KIMT News 3 – “Yeah I’ll see people driving and texting,” says Construction Worker, John Lindley.
He knows first-hand what it’s like to see distracted drivers in work zones.
“It seems like there’s a lot of confusion and I think a lot of it might be drivers who aren’t paying attention,” says Lindley.
And right now, there are plenty of places where you need to pay special attention.
“There’s a lot of roadwork out here because the infrastructure needs work. That means there are a lot of work zones,” says Kevin Gutknecht with the Minnesota Department of Transportation.
Which is why they are launching a new campaign, “Orange Cones, No Phones.”
“The campaign that was started is intended to alert motorists to the fact that they need to be very careful in work zones. You don’t want to have a crash in a work zone, because you’ll hurt yourself and you may hurt workers,” says Gutknecht.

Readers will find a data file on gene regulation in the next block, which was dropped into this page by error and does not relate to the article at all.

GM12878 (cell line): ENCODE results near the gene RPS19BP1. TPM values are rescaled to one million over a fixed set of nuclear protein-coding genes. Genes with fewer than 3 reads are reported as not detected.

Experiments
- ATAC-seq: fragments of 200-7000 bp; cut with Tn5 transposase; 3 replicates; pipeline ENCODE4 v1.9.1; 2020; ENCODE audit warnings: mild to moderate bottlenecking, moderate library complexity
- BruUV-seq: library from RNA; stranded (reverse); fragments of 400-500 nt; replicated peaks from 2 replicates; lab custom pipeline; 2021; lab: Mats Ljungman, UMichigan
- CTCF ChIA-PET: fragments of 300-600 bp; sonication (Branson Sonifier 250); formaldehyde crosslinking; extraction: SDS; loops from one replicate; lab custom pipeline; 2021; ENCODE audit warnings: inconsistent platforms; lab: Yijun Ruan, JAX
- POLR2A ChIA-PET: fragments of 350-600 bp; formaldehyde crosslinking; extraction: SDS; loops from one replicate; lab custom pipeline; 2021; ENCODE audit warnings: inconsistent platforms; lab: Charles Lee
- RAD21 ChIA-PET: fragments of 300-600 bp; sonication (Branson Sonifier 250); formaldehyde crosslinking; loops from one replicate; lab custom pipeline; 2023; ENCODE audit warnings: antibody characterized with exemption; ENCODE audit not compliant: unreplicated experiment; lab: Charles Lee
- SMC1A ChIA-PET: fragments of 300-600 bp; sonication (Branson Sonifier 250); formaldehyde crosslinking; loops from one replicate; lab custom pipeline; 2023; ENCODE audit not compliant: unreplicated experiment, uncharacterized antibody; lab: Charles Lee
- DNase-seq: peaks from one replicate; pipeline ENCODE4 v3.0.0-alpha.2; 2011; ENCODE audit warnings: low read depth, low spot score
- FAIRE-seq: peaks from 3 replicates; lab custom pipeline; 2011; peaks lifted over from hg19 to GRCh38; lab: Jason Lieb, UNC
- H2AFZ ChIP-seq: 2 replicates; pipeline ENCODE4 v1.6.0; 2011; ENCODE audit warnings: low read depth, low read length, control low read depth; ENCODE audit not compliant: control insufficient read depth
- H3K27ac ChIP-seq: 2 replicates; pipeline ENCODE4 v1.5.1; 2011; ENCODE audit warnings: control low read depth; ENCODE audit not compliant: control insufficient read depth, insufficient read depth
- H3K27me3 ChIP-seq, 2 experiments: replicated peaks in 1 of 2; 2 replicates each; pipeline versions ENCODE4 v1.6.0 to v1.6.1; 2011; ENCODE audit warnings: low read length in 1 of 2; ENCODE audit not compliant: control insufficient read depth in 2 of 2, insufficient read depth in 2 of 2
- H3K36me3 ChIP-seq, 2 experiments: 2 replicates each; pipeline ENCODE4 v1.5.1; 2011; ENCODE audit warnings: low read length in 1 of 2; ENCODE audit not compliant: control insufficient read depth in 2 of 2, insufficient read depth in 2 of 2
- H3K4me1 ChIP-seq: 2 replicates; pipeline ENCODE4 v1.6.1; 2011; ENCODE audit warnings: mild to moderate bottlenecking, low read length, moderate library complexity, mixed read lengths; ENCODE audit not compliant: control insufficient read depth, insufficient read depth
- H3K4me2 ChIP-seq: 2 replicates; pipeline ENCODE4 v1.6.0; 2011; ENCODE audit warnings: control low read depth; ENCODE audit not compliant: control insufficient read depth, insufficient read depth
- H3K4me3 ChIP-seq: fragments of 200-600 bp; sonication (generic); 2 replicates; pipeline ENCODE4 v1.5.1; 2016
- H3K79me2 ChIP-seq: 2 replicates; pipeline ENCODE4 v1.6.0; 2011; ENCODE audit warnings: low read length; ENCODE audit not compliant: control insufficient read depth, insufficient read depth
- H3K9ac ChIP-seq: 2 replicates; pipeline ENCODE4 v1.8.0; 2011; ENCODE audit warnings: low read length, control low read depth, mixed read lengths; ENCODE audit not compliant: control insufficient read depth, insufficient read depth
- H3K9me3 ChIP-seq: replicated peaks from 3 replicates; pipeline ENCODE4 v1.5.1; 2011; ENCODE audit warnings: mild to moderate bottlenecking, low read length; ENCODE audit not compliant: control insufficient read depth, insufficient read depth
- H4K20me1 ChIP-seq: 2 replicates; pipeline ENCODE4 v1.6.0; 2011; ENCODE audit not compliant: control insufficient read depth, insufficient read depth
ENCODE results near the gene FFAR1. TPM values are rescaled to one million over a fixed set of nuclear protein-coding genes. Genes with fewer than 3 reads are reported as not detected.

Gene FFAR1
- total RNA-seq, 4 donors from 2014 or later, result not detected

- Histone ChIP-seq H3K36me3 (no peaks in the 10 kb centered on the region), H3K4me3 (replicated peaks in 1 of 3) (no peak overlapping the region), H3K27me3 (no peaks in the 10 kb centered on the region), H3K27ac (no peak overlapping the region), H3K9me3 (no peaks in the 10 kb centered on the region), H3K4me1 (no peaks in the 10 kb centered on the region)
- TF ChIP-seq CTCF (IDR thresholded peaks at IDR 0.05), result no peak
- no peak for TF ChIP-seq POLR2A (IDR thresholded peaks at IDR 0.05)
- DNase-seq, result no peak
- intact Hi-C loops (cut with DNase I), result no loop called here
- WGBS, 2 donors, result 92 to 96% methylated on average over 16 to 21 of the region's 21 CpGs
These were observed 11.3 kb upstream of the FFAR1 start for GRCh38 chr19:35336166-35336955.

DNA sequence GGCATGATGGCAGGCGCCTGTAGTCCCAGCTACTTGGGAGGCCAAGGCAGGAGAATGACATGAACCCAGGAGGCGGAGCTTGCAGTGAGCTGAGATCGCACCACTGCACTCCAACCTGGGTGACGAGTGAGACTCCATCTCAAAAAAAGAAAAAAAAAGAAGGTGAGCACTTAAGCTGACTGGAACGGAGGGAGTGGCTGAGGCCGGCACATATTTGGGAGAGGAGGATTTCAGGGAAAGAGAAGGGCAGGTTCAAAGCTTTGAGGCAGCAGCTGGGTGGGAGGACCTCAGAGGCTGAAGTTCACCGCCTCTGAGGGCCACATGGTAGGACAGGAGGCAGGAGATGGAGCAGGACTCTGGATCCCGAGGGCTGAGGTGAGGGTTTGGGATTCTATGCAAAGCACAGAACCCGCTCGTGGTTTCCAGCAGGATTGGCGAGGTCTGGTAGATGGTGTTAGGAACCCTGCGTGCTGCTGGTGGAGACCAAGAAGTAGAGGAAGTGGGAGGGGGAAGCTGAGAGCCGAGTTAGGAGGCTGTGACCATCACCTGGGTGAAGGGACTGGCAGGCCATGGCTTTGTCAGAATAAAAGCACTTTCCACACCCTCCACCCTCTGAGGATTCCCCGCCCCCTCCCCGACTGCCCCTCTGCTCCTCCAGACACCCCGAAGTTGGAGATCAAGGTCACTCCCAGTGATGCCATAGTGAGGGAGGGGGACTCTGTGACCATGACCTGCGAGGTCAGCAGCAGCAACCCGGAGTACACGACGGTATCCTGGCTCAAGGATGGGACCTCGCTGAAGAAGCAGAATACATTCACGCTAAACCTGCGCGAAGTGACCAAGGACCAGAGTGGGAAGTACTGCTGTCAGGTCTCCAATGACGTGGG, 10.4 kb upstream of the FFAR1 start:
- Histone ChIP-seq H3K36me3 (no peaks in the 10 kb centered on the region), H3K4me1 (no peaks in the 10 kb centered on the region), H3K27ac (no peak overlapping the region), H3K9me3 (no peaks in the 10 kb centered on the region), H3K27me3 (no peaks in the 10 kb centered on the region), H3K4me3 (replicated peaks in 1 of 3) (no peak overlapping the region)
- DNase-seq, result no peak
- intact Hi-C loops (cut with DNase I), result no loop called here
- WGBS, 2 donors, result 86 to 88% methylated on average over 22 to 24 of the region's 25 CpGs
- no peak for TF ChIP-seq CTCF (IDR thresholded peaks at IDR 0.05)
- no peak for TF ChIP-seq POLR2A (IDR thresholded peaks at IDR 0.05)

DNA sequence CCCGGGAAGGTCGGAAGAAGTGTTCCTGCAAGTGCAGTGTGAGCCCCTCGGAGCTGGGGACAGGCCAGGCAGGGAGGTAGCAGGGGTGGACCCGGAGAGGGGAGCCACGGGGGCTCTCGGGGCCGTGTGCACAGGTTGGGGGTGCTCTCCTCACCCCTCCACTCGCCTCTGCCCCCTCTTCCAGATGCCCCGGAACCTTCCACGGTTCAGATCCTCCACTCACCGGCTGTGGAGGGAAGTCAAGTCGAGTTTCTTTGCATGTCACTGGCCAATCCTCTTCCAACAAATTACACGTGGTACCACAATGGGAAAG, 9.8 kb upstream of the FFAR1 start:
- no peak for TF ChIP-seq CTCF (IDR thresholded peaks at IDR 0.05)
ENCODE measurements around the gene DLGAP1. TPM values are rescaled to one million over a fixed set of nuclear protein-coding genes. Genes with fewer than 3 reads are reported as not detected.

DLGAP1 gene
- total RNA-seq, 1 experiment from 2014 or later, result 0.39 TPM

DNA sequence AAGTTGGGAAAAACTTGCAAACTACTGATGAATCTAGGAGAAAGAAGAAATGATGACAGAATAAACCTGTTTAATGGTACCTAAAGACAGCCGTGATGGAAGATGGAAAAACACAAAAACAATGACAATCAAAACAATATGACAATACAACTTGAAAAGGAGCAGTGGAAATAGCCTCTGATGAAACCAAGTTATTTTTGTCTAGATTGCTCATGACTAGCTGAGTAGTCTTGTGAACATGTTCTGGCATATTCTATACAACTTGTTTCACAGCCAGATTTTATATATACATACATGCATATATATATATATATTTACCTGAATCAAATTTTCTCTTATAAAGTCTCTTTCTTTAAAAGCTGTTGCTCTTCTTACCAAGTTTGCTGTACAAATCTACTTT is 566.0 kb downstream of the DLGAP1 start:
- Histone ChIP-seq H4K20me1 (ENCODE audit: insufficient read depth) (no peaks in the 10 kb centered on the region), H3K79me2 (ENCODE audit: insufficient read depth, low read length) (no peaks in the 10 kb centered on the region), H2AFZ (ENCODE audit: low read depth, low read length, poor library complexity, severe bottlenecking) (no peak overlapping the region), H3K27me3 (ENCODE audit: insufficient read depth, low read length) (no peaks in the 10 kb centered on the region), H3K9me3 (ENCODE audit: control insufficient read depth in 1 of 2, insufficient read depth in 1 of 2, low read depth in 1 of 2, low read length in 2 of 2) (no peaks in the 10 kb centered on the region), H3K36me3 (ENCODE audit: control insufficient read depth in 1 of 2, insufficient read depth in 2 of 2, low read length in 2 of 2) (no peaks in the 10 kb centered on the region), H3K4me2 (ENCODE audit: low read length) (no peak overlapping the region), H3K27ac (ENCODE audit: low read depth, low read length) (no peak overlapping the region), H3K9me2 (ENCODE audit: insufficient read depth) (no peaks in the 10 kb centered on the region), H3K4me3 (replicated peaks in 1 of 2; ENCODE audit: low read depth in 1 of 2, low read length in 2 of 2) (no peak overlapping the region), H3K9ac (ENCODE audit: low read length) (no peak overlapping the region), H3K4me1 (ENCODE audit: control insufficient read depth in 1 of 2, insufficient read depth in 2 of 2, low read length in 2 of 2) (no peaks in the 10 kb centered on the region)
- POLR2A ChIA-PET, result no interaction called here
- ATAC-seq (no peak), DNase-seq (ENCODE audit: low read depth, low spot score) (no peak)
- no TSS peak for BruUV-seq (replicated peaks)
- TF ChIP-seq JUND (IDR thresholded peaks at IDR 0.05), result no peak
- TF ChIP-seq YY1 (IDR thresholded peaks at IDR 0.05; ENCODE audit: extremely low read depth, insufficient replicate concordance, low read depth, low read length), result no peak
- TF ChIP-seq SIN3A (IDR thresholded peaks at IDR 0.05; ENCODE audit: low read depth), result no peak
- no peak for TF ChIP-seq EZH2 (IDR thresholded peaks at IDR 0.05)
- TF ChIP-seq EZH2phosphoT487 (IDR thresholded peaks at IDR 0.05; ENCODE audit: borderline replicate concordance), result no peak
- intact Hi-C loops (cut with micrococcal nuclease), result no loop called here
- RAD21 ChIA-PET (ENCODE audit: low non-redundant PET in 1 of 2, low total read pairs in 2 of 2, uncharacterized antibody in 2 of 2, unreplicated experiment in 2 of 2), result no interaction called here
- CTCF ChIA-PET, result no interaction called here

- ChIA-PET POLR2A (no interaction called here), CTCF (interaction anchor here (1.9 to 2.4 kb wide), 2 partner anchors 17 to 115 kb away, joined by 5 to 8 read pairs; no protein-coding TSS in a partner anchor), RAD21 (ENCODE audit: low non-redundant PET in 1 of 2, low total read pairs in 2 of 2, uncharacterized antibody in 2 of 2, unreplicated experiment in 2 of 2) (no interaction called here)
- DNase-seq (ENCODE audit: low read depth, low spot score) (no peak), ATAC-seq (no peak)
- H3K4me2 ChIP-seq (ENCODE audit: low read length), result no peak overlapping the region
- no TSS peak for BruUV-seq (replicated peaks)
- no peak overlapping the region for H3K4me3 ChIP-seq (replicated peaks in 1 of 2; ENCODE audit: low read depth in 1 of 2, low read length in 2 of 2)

And these areas can be pretty unpredictable.
“You’re encountering a situation that’s very much different, and can be very much different than what you’re used to. That means you need to be paying more attention when you’re there,” says Gutknecht.
“I’ve stepped out, and had to start back in pretty quickly because there’s a vehicle coming that maybe you know, just couldn’t see us,” says Lindley.
Drivers in Minnesota will be seeing billboards with these orange cones on them and hearing reminders on the radio. The goal is to reduce the number of traffic related deaths.
“We’ve seen an uptake in recent years of distracted driving because of the cell phones. I don’t think that there’s anything that you’re doing on a cell phone, the phone call, or a text message or anything that’s worth someone’s life or some sort of injury that could change a person’s life,” says Gutknecht.
So, while these workers improve roads to keep us safe, Lindley asks you to help keep them safe as well.
“We’re trying to make the roads safer for them. If the roads are safe for us while we work, it makes us able to do our job,” he says.
Since the Minnesota “Toward Zero Deaths” initiative launched ten years ago, roadway fatalities have been cut in half, from 655 in 2003 to 387 last year.
You’ll continue to see these billboards and hear radio announcements through construction season.